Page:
Schema metadata is an intentional description of extensional instances. Typically a schema consists of: database {name, size, security authorisations}, attributes {name, type, constraints}. Some of the constraints concern the attribute domain, some are inter-attribute and as such may express relationships. The schema intension has a formal logic relationship to the data instances. This is important in ensuring data quality. It also provides a formal basis for systems.

Navigational metadata provides information on how to get to an information resource. Mechanisms include: filename, DB name + navigational algorithm, DB name + predicate (query), URL (Uniform Resource Locator), URL + predicate (query) or various combinations of them. They may also be obtained via a web-indexing mechanism (such as [AltaVista], [ExCite]…) which themselves make extensive use of metadata. Navigational metadata has no formal logic relationship to the data instances.

Associative metadata provides additional information for application assistance. The assistance may improve performance, accuracy or precision of the system and / or provide assistance to the end-user through a domain aware supportive user interface. The main kinds of associative metadata are:

Associative metadata usually does not have a formal logic relationship to data instances although there may be systematic association relationships.

Metadata and Dataweb

In order to combine the benefits of universal access (Web) with the benefits of data managed and with structure and quality in a database various teams have worked on linking Web and Database systems. CLRC-RAL was early into this field and experimented with several techniques since 1993, currently basing the departmental web on Microsoft ASP technology. Now much of the information available over the web is held and managed within databases linked to the web through CGI (Common Gateway Interface) and scripts in a language such as Purl or Tcl.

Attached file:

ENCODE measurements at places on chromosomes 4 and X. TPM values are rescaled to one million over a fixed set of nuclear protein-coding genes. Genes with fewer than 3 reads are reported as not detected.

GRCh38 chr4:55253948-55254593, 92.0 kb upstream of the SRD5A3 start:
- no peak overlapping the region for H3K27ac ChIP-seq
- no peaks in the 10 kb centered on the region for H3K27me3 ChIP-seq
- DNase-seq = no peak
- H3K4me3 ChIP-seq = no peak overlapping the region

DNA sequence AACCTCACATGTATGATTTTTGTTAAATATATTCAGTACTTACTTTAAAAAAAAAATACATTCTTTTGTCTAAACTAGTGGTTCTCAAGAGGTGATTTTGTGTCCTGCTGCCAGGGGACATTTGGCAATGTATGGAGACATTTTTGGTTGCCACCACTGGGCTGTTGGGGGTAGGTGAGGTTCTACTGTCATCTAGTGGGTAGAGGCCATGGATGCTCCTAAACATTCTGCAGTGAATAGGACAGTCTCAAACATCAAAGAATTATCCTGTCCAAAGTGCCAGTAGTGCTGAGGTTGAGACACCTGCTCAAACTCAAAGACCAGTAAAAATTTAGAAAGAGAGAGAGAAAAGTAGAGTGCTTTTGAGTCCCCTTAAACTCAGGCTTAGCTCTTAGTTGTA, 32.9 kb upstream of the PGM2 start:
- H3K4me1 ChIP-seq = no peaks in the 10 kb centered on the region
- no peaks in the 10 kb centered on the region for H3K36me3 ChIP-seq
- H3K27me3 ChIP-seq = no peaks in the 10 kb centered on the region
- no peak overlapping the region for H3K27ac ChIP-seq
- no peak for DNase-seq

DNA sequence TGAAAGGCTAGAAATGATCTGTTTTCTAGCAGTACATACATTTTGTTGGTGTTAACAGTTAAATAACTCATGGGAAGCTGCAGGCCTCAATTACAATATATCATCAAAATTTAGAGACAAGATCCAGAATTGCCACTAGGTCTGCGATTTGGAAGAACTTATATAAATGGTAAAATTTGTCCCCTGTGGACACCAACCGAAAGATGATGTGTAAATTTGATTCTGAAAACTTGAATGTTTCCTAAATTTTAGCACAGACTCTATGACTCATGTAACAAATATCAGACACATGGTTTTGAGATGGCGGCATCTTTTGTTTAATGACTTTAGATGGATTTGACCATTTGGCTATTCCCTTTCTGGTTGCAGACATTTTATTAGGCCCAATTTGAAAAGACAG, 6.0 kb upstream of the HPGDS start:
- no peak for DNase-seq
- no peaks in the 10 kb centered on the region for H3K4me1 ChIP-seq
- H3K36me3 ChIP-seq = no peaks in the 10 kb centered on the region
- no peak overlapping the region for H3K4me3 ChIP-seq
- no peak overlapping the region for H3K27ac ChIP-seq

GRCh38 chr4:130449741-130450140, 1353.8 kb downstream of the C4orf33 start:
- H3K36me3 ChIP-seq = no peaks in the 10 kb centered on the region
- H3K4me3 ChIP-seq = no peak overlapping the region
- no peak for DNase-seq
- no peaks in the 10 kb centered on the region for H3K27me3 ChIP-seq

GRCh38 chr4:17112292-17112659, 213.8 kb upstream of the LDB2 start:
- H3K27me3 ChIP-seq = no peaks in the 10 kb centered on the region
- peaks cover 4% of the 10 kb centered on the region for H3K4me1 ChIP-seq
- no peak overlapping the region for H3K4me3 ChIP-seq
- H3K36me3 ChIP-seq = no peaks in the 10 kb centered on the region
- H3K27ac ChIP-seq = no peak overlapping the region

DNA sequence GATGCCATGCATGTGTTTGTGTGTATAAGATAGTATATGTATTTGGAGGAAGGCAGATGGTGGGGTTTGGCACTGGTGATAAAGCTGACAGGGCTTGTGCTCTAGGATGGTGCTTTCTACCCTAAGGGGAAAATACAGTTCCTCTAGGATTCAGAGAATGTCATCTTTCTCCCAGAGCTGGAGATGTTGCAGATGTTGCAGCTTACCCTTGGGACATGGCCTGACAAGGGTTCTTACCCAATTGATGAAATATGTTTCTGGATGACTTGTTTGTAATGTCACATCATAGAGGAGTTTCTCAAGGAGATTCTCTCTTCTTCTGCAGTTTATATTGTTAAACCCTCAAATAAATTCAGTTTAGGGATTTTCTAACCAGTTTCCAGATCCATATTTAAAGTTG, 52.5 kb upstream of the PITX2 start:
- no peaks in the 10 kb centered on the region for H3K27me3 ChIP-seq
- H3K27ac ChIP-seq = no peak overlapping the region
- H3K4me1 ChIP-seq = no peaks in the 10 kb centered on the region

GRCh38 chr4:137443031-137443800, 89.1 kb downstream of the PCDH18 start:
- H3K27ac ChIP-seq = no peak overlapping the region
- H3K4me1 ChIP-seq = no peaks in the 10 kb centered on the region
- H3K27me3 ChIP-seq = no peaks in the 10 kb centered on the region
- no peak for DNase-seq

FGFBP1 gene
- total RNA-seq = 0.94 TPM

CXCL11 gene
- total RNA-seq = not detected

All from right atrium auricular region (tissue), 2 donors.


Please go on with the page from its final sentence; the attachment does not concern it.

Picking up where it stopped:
The data in these structured databases behind a web interface is essentially invisible to web indexing systems such as [AltaVista] or [Excite]. Since this is usually structured, managed, high quality data its use might be preferable to authored html pages. The problem is how to make it visible to web-indexing or information-cataloguing systems, in a way that is universally acceptable and utilised.


The key to the Future of Information Systems is Metadata. However, there are serious issues to be addressed:

The set of articles within this special theme in ERCIM News document all the aspects of metadata mentioned above. They cover data quality, query quality, answer quality and heterogeneous information integration. They exhibit aspects of schema, navigational and associative metadata.These Principals can be seen in the following ways: KINE uses a knowledge based programming approach to hold metadata (see article) whereas GEN.LIB from CRCIM is using a programming library approach (see article). SARI and the W3C (page 25) work is concerned with RDF.

The use of metadata for enhanced query is discussed in the articles from ETH Zurich (see article) and the joint INRIA/FORTH work on Artemis (see article), the latter also using metadata for integration. Articles from ICS/FORTH on health care (see article) and RAL on ERGO and CERIF (see article) describe applications using metadata and Webstore from GMD (see article) details middleware for integration.

Several of the articles describe the use of intelligent agents (with associated metadata persistent stores) for reconciling heterogeneity and for assisting at other interfaces (eg query) - by many this is seen as the way forward for use of metadata to improve the effectiveness of information systems in a global setting.

Please contact:

Keith Jeffery - CLRC
Tel: +44 1235 44 6103